At the beginning of World War II, membership in the League had bounced back from its decreasing numbers and increased to 12,695 members. By the mid-1940s, however, the Taft-Hartley Act was a major threat to organized labor. The League joined efforts with the American Federation of Labor, launching a political campaign to turn out of office the Act's supporters.

Throughout the 1950s the League sought to survive as a craft union in the AFL-CIO, as the Federation consolidated many smaller organizations. By 1959, the union's membership count was 15,454 and represented at least 90% of all its craftsmen. During the 1960s, pattern makers assisted directly with the United States' space exploration efforts, as League members constructed models of spacecraft designs and other aeronautical equipment.

Once again, the depression of the 1970s caused membership to drop, placing the union in financial crisis, and threatening its survival. By 1976, the League realized that society and industry had evolved drastically since 1887 yet their basic structure had remained static. The League organization acted to revise the publishing schedule of its journal from bi-monthly to quarterly issues, and to redesign the Executive Board's composition and its numbers. Even more crucial to the League's continued viability than these structural changes was the membership's establishment of an organizing fund.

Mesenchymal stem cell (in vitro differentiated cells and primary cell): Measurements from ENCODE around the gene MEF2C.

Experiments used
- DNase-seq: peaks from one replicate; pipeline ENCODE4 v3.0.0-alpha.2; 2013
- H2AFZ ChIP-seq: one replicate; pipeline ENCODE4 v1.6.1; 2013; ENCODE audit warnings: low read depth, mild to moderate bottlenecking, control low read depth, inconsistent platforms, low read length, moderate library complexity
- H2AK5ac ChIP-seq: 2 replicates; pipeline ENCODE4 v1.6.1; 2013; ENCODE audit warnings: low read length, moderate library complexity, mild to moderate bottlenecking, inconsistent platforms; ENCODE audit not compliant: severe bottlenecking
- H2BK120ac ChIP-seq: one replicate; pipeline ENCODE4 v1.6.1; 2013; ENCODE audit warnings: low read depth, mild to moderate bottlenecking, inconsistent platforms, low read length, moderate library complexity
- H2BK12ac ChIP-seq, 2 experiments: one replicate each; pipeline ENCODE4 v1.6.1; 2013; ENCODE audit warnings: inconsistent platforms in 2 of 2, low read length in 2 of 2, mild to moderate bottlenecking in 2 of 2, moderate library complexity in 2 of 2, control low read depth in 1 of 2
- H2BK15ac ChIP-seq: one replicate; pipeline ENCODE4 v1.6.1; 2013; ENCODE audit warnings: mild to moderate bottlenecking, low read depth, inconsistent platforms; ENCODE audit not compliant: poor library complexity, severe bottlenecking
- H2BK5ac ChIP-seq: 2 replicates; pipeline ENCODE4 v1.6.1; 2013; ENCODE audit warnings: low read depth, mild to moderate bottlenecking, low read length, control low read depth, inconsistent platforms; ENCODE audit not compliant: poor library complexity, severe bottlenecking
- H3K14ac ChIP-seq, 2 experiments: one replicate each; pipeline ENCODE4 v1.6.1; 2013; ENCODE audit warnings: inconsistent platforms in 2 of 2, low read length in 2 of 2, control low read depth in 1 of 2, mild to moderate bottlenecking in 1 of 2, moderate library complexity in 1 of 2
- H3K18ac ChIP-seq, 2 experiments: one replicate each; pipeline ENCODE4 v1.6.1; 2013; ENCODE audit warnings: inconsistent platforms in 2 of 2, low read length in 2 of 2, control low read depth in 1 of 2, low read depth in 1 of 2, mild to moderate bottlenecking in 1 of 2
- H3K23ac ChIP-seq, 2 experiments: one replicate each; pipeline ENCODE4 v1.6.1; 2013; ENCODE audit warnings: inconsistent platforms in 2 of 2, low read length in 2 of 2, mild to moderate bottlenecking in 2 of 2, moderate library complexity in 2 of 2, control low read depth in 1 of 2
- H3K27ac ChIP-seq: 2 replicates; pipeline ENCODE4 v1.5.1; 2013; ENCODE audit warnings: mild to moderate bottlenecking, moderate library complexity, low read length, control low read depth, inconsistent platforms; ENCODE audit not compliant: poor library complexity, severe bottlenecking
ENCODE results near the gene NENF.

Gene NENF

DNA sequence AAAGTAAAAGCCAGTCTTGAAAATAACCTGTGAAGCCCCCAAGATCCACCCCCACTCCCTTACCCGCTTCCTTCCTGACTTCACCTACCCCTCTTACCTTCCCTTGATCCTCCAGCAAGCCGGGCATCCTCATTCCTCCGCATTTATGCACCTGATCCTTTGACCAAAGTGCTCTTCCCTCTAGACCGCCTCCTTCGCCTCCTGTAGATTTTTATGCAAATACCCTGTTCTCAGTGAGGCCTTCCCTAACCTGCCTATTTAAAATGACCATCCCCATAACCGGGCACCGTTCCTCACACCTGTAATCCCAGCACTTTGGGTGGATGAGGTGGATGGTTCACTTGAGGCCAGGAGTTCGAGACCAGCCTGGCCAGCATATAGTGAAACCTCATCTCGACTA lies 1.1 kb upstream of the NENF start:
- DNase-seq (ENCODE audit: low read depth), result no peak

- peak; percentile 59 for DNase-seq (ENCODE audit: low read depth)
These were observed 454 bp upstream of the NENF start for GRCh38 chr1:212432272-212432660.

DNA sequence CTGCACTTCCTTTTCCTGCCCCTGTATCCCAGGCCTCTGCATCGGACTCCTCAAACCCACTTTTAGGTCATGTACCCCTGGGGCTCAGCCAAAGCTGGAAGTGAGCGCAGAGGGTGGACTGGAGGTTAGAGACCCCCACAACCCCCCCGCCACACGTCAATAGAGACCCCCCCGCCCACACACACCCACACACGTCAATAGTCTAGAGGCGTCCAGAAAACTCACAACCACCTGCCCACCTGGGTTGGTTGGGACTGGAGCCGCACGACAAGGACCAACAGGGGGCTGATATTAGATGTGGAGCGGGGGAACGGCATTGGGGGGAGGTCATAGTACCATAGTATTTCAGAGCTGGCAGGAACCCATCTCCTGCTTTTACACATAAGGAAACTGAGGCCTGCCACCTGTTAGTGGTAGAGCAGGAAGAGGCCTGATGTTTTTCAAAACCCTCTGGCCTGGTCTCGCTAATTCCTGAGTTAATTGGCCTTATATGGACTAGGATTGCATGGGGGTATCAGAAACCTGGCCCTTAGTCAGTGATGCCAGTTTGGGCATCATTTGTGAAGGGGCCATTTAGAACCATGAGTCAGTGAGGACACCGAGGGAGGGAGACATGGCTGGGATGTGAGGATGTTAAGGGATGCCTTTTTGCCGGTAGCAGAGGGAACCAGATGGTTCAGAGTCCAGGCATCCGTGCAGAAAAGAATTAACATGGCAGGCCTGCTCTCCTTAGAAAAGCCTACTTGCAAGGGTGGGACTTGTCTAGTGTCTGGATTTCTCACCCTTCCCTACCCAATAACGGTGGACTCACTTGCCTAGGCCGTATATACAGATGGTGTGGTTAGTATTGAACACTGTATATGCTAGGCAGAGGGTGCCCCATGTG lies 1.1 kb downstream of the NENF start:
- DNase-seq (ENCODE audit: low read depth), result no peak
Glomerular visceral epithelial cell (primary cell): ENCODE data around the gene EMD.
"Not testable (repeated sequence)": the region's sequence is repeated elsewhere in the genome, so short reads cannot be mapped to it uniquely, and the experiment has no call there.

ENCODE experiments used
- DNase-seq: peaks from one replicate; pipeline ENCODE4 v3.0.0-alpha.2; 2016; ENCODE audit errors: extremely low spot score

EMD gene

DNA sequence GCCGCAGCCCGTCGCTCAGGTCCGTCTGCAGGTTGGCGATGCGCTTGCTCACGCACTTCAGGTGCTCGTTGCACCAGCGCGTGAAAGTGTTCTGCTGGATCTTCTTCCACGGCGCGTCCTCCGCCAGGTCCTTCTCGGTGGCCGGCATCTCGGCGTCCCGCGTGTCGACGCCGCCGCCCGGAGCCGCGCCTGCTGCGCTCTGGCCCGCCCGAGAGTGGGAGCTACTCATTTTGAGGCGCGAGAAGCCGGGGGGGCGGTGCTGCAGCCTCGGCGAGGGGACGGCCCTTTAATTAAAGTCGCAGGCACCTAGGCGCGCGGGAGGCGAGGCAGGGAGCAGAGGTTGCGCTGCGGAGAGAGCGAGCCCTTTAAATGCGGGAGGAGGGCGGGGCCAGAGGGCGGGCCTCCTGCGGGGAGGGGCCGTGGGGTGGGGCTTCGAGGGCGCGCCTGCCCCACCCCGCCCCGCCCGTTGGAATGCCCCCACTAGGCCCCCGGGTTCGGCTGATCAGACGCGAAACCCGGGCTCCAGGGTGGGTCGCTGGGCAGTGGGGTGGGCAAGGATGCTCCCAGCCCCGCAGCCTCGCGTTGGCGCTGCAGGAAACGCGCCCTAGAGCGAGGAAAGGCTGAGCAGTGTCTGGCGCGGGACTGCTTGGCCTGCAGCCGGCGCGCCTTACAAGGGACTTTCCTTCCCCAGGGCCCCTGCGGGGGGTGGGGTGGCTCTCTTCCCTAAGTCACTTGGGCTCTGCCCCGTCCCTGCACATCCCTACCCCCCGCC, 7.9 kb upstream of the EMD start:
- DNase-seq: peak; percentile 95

During the 1980s, members' health remained a primary League concern. To ensure the health and safety of its members, the League implemented a program to include training seminars on best approaches to such issues during collective bargaining sessions with management. Although a series of regional health and safety conferences were launched to present the issues to the membership, the numbers in the League continued to decline.

On October 1, 1991, the Pattern Makers' League of North America merged into the International Association of Machinists and Aerospace Workers, AFL-CIO. The Pattern Makers Union is now a division of the IAMAW.
General Presidents of the Pattern Makers' League of North America:
1887-1892
T. J. McGonnell
1892-1894
Louis Kirberg
1894-1902
Lewis R. Thomas
1902-1934
James Wilson, Jr.
1934-1960
George Q. Lynch
1960-1972
Gunnar Hallstrom
1972-1984
Charles Romelfanger
1984-1991
Jack L. Gabelhausen, Sr.

Acquisition Information

Donated by the Pattern Makers League of North America, 1991 (L1991-20).

Related Archival Materials Note

Georgia State University Library is the official repository for the International Association of Machinists and Aerospace Workers, and the collection includes the Grand Lodge records as well as numerous Local and District Lodges. Please see the IAMAW Page for more collections. In addition, GSU Digital Collections includes complete, full-text runs of the Machinist Monthly Journal and the Machinists Newspaper available in GSU Digital Collections as well as numerous photographs and local publications from both the US and Canada.

Processing Information

Inventoried by Pam Hackbart-Dean and Seth Brosnan. EAD finding aid created by Apex Data Services, May 2001; revised by William Hardesty, 2006 and 2007.
Title
Pattern Makers' League of North America:
Subtitle
A Guide to Its Collection at Georgia State University Library
Status
completed
Author
Georgia State University Library
Date
May 2001
Language of description
English

Repository Details

Part of the Special Collections Repository

Contact:
100 Decatur St., S.E.
Atlanta, Georgia 30303
404-413-2880
404-413-2881 (Fax)